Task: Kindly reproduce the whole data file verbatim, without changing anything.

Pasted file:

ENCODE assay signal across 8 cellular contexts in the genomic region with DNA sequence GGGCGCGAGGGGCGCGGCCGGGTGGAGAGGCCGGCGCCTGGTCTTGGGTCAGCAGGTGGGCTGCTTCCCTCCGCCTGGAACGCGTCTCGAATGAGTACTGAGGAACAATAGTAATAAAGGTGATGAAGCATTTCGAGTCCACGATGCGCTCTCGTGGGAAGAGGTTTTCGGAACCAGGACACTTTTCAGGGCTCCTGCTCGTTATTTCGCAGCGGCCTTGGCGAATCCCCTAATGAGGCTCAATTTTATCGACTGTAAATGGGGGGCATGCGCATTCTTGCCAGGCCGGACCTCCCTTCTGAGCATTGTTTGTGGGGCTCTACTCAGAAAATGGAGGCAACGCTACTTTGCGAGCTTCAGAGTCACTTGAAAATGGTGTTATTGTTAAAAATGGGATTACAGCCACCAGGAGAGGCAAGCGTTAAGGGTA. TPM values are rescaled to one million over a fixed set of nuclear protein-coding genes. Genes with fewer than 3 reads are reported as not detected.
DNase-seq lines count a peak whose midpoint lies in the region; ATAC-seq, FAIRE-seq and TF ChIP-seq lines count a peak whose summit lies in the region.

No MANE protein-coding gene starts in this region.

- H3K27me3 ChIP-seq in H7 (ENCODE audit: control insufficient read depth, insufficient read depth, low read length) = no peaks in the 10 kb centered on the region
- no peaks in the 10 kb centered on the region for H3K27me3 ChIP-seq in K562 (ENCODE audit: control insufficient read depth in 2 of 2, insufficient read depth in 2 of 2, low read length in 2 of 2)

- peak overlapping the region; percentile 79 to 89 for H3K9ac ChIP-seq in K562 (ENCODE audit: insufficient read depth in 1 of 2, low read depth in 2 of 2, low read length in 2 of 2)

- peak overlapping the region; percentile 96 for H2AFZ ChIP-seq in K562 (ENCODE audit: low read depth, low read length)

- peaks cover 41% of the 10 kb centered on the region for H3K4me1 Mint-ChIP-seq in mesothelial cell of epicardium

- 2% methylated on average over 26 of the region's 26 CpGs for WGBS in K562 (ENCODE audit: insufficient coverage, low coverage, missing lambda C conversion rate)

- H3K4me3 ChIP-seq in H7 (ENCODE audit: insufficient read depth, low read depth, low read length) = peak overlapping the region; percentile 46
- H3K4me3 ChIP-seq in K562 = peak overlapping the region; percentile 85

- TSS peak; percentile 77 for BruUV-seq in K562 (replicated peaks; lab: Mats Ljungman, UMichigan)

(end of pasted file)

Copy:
ENCODE assay signal across 8 cellular contexts in the genomic region with DNA sequence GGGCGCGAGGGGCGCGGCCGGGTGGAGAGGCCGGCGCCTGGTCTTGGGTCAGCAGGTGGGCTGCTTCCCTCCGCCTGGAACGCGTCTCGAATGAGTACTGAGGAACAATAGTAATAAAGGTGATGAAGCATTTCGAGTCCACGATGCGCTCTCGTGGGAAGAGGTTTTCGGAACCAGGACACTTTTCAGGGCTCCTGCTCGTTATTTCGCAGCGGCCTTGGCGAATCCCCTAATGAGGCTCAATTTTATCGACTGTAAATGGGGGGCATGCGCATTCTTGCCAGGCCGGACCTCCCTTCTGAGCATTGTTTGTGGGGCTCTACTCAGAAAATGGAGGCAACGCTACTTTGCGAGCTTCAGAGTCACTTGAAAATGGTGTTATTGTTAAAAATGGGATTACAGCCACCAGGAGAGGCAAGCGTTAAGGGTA. TPM values are rescaled to one million over a fixed set of nuclear protein-coding genes. Genes with fewer than 3 reads are reported as not detected.
DNase-seq lines count a peak whose midpoint lies in the region; ATAC-seq, FAIRE-seq and TF ChIP-seq lines count a peak whose summit lies in the region.

No MANE protein-coding gene starts in this region.

- H3K27me3 ChIP-seq in H7 (ENCODE audit: control insufficient read depth, insufficient read depth, low read length) = no peaks in the 10 kb centered on the region
- no peaks in the 10 kb centered on the region for H3K27me3 ChIP-seq in K562 (ENCODE audit: control insufficient read depth in 2 of 2, insufficient read depth in 2 of 2, low read length in 2 of 2)

- peak overlapping the region; percentile 79 to 89 for H3K9ac ChIP-seq in K562 (ENCODE audit: insufficient read depth in 1 of 2, low read depth in 2 of 2, low read length in 2 of 2)

- peak overlapping the region; percentile 96 for H2AFZ ChIP-seq in K562 (ENCODE audit: low read depth, low read length)

- peaks cover 41% of the 10 kb centered on the region for H3K4me1 Mint-ChIP-seq in mesothelial cell of epicardium

- 2% methylated on average over 26 of the region's 26 CpGs for WGBS in K562 (ENCODE audit: insufficient coverage, low coverage, missing lambda C conversion rate)

- H3K4me3 ChIP-seq in H7 (ENCODE audit: insufficient read depth, low read depth, low read length) = peak overlapping the region; percentile 46
- H3K4me3 ChIP-seq in K562 = peak overlapping the region; percentile 85

- TSS peak; percentile 77 for BruUV-seq in K562 (replicated peaks; lab: Mats Ljungman, UMichigan)